When you’re looking for a mountain bike, there are multiple questions that arise in regard to which bike will be the best fit for you.
Of these, there are a few that are about the weight of the bike.
How heavy is the average mountain bike?
Is 30 pounds heavy for a mountain bike? What about 34? 36?
Does weight even matter?
All your questions about MTBs and their weight will be answered in the following sections.
How Heavy is the Average Mountain Bike?
The simple answer to this question is about 30 lbs.
The weight range depends on the type of mountain bike you get. The typical range is 21 to 37 pounds.
There are multiple factors that contribute to the bike’s weight.
Because each bike serves a particular purpose, they have attachments and constructs that affect the weight of the bike.
The four types of mountain bikes are:
The Downhill is the heaviest of the four due to its heavy-duty frame and larger suspension.
Cross-country is the lightest of the four, with an average weight of 26 pounds.
When taking a look at other bicycles, you will notice that mountain bikes fall on the middle-to-high end of the spectrum.
Here is a quick comparison chart to show you the range of weights:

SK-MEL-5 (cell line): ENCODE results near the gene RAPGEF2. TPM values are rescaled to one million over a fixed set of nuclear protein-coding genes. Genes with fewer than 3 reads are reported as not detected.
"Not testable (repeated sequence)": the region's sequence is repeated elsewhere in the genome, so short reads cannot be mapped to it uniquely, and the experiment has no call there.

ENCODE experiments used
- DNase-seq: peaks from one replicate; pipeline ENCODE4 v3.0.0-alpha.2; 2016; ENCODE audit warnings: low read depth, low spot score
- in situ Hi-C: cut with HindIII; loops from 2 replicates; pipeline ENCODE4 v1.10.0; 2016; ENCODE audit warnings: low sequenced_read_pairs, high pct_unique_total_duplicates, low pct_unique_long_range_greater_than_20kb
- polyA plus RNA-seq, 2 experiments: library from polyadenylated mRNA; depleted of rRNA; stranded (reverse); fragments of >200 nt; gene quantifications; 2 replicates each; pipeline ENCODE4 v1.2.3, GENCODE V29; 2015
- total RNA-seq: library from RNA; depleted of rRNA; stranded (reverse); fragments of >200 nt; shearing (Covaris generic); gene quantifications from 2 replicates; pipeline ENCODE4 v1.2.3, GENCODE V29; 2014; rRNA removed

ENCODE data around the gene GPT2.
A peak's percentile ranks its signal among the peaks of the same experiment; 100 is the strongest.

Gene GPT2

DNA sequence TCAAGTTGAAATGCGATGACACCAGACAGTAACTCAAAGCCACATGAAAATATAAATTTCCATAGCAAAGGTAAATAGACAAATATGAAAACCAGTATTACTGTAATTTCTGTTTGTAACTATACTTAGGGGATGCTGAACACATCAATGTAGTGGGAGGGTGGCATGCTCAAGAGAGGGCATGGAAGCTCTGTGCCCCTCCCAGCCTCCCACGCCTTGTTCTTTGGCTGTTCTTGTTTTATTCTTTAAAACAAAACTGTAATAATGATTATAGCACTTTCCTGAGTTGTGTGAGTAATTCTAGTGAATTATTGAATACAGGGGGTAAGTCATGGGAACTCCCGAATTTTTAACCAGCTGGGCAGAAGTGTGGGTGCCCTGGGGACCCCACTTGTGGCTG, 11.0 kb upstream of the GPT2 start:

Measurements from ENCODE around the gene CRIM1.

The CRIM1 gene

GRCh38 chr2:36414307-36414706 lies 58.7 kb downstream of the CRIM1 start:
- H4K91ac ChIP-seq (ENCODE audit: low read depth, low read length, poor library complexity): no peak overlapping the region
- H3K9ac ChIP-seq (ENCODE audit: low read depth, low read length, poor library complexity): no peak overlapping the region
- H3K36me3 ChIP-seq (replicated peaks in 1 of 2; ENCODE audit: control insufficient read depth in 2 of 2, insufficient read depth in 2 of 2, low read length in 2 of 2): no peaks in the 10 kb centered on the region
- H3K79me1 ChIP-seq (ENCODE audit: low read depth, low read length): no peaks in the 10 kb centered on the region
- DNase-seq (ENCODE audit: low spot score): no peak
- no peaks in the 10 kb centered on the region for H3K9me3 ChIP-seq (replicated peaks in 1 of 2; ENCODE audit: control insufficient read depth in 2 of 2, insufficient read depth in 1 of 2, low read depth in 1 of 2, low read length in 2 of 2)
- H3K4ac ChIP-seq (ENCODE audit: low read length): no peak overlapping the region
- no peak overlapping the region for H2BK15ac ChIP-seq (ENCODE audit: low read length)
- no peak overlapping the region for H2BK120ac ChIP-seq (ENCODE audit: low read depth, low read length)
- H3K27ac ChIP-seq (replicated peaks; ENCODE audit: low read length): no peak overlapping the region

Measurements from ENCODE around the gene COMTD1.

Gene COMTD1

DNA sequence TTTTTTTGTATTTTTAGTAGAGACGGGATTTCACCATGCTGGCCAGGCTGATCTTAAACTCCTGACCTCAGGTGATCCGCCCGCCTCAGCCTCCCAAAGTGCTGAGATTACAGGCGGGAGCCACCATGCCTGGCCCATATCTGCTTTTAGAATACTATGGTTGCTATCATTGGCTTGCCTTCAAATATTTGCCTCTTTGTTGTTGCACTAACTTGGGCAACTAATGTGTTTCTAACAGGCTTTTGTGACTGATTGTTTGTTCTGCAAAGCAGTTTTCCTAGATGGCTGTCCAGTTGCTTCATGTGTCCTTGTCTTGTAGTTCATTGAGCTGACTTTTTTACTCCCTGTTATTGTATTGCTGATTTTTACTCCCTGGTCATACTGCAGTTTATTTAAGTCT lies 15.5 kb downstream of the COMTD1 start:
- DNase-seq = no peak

|Bike Type||Average Weight|
|Track||17 – 18 lbs|
|Folding||25 – 28 lbs|
|Touring||29 – 30 lbs|
|Electric||50 – 60 lbs|
As you can see, the weight of the bike depends on what purpose it serves. Road bikes and BMXs are better suited when they are on the lighter side.
When you start adding features like front baskets or electric motors, the weight quickly increases.
This is why mountain bikes have become heavier as technology has progressed, opposed to the presumed outcome of the weight decreasing.
As technology has improved, the comfort and durability of mountain bikes have as well.
Advancements such as suspension forks and disk brakes have improved the experience of downhill and trail riding, but this comes at the expense of added weight.
Manufacturers are slowly transitioning from the standard size of 26” to 29” for MTB wheels. However, the additional inches to both tires increases the weight.
This is a big factor because the frame triangle, the fork, and the front and back wheels make up 60% of the total weight.
That said, something as minuscule as a wider set of handlebars can also cause a noticeable increase in the bike’s weight.
Are There Disadvantages to Bikes That Weigh 34 lbs? 36 lbs?
You head to your local bike shop and the mountain bike that has all the features you are looking for is an above average weight.
For the average rider taking the bike on beginner to intermediate trails, a few extra pounds either way will likely go unnoticed.
It may become slightly more difficult to pull the front wheel off the ground for a wheelie or get the tires off the ground for a bunny hop. But a rider at the level of performing stunts knows that the key is more in the technique than the weight.
For a novice rider, any weight above the average will only be noticed when traveling uphill, because you have to carry the extra weight with you.
To notice a change in the weight of your bike, there would have to be a massive increase/decrease of around 10-12 lbs.